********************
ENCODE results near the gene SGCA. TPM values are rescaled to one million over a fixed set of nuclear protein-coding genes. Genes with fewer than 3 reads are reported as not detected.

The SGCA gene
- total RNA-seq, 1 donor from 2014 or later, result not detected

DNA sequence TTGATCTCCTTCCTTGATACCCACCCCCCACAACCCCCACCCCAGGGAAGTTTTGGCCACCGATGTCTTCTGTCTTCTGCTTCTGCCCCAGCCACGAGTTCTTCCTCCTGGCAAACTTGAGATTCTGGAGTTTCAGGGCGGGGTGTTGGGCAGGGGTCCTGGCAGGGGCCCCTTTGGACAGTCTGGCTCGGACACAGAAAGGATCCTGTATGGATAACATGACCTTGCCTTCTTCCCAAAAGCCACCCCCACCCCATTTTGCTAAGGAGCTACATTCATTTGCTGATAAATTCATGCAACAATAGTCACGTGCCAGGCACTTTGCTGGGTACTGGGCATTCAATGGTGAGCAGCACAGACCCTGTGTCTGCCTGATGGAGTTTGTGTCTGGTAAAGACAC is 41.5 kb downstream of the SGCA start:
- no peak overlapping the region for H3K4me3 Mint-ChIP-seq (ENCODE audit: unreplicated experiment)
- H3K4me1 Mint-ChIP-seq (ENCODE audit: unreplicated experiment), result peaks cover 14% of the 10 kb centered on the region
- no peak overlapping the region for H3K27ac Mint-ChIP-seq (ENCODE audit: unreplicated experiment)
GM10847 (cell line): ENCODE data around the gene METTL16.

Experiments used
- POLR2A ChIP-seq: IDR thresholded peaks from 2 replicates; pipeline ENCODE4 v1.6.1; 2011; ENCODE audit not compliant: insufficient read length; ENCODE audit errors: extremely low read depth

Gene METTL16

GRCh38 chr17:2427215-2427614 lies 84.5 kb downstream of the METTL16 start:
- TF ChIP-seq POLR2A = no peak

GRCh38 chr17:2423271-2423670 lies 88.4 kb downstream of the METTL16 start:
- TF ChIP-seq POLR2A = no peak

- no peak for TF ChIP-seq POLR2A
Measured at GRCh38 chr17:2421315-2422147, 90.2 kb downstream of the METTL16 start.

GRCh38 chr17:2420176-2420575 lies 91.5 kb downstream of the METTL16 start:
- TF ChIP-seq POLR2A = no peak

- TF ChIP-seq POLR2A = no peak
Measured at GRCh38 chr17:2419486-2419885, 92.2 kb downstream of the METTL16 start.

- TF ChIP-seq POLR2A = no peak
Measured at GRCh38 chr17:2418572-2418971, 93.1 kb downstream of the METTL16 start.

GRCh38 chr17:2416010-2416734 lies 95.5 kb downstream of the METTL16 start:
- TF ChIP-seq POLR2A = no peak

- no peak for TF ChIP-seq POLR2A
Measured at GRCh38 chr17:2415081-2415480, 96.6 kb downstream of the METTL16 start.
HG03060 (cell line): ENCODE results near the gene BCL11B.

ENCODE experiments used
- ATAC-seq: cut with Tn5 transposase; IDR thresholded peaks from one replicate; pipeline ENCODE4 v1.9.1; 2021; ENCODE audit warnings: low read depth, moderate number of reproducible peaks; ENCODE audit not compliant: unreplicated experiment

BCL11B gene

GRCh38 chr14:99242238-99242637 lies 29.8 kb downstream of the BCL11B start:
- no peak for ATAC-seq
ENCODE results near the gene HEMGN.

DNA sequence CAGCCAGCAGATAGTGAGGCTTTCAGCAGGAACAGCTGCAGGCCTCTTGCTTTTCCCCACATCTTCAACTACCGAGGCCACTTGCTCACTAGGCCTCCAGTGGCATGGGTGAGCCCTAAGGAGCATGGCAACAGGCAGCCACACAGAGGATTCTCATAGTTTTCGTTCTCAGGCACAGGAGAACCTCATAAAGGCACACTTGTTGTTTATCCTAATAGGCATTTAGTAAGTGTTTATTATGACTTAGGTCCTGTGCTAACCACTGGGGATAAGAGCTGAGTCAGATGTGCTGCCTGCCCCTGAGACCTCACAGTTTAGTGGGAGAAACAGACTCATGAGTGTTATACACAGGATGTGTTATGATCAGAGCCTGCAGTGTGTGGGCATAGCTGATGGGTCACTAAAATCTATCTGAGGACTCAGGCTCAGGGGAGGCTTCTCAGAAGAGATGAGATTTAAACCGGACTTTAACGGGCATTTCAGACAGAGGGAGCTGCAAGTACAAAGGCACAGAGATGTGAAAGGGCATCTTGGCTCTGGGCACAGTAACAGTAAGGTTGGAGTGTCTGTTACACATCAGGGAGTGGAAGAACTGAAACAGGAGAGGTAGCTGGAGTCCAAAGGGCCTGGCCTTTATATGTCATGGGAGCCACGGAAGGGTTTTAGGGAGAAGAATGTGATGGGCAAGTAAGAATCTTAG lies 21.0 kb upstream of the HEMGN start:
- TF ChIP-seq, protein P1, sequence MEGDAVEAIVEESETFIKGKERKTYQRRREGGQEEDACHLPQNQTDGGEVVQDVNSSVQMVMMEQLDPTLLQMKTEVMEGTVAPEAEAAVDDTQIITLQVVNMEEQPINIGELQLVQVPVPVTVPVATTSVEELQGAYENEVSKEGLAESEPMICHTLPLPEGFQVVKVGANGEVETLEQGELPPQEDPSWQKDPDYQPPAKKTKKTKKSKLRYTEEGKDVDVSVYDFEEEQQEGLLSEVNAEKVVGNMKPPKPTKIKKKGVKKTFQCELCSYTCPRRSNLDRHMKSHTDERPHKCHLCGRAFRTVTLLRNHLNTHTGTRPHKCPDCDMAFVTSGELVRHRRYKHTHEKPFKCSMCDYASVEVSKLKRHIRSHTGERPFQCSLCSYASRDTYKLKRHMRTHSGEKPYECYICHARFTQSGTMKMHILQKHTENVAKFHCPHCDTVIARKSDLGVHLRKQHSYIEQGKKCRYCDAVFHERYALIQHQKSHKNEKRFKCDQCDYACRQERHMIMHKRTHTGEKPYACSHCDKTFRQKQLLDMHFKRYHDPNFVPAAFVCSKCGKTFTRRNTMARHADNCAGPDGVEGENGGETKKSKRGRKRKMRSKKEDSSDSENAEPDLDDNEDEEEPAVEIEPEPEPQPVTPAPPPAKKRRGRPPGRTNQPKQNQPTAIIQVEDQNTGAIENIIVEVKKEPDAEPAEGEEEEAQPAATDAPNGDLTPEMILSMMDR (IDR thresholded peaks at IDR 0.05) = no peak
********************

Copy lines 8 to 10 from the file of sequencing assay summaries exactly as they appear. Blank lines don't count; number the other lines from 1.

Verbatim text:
GM10847 (cell line): ENCODE data around the gene METTL16.

Experiments used
- POLR2A ChIP-seq: IDR thresholded peaks from 2 replicates; pipeline ENCODE4 v1.6.1; 2011; ENCODE audit not compliant: insufficient read length; ENCODE audit errors: extremely low read depth